In all of our articles, we are constantly reminding our readers that evidence is king in court. Such evidence can come in the form of diaries, photographs or even better, videos. CCTV footage is now a common form of evidence at trial and can allow judges to be taken right back to the scene of the accident.
We recently wrote an article on a case where the injured party relied on CCTV footage when such a video didn’t exist. Click the link below to read the article.
But what if the video you have is tampered with or altered? Or in fact, doesn’t help your case at all? This case outlines how the Courts deal such a situation in Margaret Hill v Coles Supermarkets Australia Pty Limited  NSWDC 5.
Let me introduce you to Margaret Hill.
Margaret* was a 48-year-old mum of two young boys.
She was married and had worked in administration for a painting company for the last 7 years.
Margaret was an active woman juggling motherhood and working almost full-time. She loved joining her sons in activities such as cricket, tennis, trampolining and bike riding.
It was the start of the New Year and she was on holidays with her sons.
She was looking forward to enjoying the last few weeks of school holidays with her family.
Margaret and her son decided to head to their local Coles supermarket in western Sydney early on January 11, 2013.
The next thing she remembers was “doing the splits” and landing on the floor. She was flung off her feet and her keys and wallet went flying across the floor as she hit the ground with a thud.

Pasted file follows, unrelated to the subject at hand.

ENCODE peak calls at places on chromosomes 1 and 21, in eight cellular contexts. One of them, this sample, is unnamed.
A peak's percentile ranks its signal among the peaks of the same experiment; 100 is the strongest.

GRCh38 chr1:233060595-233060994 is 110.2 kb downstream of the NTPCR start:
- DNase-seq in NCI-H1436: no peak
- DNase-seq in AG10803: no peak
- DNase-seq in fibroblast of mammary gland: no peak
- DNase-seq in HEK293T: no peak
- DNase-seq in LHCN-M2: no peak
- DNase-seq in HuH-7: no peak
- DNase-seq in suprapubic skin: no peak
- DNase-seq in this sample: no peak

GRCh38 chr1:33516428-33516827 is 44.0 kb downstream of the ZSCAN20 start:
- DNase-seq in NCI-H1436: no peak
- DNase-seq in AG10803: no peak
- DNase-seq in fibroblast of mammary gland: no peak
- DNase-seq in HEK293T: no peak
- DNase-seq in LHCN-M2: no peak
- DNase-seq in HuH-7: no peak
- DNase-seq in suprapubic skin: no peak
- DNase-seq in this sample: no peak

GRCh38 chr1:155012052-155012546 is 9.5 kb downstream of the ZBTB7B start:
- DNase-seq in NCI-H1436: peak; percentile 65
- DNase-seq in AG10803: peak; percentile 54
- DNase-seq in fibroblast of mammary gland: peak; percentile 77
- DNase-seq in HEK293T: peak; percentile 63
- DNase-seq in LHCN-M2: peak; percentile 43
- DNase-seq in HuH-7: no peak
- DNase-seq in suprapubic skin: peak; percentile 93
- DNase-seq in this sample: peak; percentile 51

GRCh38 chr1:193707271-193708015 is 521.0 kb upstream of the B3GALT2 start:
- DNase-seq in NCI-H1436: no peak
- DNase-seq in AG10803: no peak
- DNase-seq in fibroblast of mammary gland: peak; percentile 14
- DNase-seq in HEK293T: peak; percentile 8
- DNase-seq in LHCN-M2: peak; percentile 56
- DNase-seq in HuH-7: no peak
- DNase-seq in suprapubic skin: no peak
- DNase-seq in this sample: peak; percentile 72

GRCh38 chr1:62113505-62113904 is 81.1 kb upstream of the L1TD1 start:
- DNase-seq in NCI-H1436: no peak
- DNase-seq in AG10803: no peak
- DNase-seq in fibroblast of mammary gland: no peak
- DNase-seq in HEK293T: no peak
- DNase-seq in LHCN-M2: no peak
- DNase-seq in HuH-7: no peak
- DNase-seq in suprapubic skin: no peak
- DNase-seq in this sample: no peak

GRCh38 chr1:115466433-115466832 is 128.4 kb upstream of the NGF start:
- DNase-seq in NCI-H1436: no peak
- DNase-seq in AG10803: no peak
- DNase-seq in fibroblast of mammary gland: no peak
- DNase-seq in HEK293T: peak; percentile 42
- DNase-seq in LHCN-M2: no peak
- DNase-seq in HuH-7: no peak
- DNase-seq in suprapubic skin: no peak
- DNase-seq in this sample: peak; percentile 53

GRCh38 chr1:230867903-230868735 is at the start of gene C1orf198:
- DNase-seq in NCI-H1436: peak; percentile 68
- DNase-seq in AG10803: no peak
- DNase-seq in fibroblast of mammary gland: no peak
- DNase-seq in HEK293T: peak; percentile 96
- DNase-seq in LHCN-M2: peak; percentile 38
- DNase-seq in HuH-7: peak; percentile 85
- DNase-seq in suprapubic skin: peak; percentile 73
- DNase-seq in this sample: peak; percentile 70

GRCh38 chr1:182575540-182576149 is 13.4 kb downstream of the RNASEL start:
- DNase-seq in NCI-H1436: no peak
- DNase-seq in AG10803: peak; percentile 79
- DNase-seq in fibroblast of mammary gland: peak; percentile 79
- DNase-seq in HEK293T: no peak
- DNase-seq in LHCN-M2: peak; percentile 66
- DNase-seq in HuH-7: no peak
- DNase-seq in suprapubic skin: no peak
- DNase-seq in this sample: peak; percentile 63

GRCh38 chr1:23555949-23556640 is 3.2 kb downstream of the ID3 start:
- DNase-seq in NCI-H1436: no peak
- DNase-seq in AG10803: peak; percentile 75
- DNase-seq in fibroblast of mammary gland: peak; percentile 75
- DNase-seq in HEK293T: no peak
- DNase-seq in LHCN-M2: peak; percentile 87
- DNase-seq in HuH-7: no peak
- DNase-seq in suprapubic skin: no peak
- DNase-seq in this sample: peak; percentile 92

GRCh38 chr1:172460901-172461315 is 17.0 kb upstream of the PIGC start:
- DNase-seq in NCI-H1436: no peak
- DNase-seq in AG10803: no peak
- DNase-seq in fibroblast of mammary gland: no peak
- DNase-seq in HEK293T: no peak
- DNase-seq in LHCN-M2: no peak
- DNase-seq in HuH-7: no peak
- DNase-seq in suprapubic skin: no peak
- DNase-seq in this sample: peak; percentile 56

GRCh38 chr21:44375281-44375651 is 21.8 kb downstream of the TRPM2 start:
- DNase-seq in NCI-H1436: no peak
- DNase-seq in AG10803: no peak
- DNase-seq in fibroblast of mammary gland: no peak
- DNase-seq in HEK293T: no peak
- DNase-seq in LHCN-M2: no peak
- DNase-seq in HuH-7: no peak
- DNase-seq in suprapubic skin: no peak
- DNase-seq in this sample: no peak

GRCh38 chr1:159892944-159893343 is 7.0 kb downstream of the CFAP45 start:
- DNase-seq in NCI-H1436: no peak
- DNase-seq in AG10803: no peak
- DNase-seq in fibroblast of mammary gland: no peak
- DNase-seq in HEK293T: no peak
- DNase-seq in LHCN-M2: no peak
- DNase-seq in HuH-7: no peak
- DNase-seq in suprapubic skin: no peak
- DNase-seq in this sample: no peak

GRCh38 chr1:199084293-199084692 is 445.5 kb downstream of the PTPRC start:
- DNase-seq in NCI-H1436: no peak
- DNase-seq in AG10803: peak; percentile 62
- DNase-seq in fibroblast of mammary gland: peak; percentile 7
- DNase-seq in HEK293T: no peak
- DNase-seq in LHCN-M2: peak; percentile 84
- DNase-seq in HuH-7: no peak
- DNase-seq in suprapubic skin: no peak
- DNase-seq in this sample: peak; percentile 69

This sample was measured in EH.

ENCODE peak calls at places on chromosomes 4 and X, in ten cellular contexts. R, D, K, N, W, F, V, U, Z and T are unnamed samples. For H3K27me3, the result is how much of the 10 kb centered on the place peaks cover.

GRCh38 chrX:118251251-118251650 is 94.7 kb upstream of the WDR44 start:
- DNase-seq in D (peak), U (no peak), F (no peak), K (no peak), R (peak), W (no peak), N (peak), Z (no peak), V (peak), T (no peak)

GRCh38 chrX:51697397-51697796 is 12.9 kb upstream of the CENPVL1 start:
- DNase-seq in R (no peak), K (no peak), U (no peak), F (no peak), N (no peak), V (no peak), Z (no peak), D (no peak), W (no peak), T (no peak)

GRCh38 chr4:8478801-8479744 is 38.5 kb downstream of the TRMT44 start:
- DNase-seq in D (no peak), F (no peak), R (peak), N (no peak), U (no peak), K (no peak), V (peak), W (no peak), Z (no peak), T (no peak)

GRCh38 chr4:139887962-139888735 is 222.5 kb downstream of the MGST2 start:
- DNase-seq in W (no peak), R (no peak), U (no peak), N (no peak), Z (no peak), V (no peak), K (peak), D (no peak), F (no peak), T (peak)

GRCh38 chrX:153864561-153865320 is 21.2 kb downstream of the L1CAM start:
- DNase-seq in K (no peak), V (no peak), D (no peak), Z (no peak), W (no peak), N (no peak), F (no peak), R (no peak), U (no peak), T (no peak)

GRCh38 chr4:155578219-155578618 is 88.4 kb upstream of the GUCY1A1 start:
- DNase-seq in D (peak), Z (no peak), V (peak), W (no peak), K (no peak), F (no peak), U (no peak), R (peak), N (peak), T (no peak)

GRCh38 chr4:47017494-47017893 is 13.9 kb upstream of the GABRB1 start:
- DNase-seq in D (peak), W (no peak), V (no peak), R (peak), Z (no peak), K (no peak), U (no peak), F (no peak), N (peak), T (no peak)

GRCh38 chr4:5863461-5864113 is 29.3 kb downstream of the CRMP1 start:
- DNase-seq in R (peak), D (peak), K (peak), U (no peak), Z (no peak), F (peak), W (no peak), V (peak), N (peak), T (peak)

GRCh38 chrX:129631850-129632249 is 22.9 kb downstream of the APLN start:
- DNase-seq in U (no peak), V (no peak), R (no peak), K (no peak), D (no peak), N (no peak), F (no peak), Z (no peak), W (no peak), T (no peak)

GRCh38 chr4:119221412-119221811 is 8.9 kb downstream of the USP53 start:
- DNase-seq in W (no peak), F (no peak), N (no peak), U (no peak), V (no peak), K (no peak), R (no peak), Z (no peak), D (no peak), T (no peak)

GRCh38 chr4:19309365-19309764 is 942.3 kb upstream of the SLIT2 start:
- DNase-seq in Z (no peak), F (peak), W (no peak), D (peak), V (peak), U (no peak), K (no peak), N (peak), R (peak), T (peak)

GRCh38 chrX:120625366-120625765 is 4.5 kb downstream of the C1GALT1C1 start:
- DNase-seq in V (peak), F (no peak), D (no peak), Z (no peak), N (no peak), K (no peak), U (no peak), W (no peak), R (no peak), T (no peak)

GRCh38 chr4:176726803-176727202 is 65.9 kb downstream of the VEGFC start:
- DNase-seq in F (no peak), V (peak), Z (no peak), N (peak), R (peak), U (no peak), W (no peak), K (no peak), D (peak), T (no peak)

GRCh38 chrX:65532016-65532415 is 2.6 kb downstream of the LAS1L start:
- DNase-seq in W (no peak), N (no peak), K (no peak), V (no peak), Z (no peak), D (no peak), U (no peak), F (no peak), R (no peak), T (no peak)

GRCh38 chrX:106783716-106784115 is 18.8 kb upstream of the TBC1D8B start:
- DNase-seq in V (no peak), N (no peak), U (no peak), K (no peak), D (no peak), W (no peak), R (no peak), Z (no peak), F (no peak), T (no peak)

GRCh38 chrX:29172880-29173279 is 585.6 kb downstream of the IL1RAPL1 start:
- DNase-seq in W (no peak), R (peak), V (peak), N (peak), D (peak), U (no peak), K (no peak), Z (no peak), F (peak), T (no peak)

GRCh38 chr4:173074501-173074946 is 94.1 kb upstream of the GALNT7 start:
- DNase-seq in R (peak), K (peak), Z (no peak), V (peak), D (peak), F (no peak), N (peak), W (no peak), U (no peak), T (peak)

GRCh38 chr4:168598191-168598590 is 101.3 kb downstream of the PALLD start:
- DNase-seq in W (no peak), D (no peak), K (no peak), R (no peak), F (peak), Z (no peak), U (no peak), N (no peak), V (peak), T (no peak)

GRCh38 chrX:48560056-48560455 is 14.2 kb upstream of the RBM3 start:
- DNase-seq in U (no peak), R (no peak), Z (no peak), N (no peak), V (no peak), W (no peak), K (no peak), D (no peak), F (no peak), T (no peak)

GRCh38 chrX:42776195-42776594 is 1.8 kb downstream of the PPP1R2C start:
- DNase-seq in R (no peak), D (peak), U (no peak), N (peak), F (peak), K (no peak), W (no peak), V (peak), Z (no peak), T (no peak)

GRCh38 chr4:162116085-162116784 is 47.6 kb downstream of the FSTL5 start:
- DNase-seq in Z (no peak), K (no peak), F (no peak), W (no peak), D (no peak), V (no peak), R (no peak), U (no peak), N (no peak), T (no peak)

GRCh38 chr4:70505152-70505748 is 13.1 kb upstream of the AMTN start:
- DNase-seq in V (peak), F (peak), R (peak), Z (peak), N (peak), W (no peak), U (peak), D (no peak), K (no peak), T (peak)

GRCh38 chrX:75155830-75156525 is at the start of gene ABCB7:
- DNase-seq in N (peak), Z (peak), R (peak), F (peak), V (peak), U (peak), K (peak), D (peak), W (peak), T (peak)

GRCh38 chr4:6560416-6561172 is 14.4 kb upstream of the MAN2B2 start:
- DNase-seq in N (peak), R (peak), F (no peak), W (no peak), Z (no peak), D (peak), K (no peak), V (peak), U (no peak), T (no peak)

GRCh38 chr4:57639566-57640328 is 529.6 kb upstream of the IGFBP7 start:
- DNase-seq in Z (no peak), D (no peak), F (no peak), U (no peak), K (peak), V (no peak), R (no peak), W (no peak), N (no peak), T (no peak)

Margaret had slipped on a puddle of water next to a refrigerated cabinet.
A puddle that definitely shouldn't have been there.
She suffered a serious injury to her left ankle which required surgery and was on crutches for several weeks.
As a result of the injury, Margaret now walks with a permanent limp and has lower back pain and right hip pain.
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She was frustrated.
She could no longer look after herself or her family. She had to take a month off work and faced expensive medical bills and future surgery.
Margaret completed the bulk of household chores at home after her husband had suffered a debilitating injury at work some years previously. After her accident, many of these chores remained undone and she felt like she was “living in a pigsty”.
Her life was put on hold. Her sons lost their active and engaged mother and her injury put extra strain on their family.
No one should be left unable to do the things they love because of someone else's negligence.
Margaret brought a claim against Coles to cover her lost income, medical bills and domestic care.
Introducing the Civil Liability Act.
The Civil Liability Act was introduced to protect people like Margaret for others’ negligent actions.
However, for claims to be successful under this act you need to be able to prove that the supermarket failed to keep a proper lookout for and avoid an obvious hazard.
Coles supermarket denied that the puddle existed and that Margaret contributed to her injuries.
Margaret had to develop a strong and irrefutable argument against Coles that the puddle existed and that the supermarket failed to warn people of the slipping hazard.
Margaret's success relied on 3 key pieces of evidence.
- 1an incident report;
- 2employee evidence; and
- 3CCTV footage provided by the store showing the accident.
The Incident Report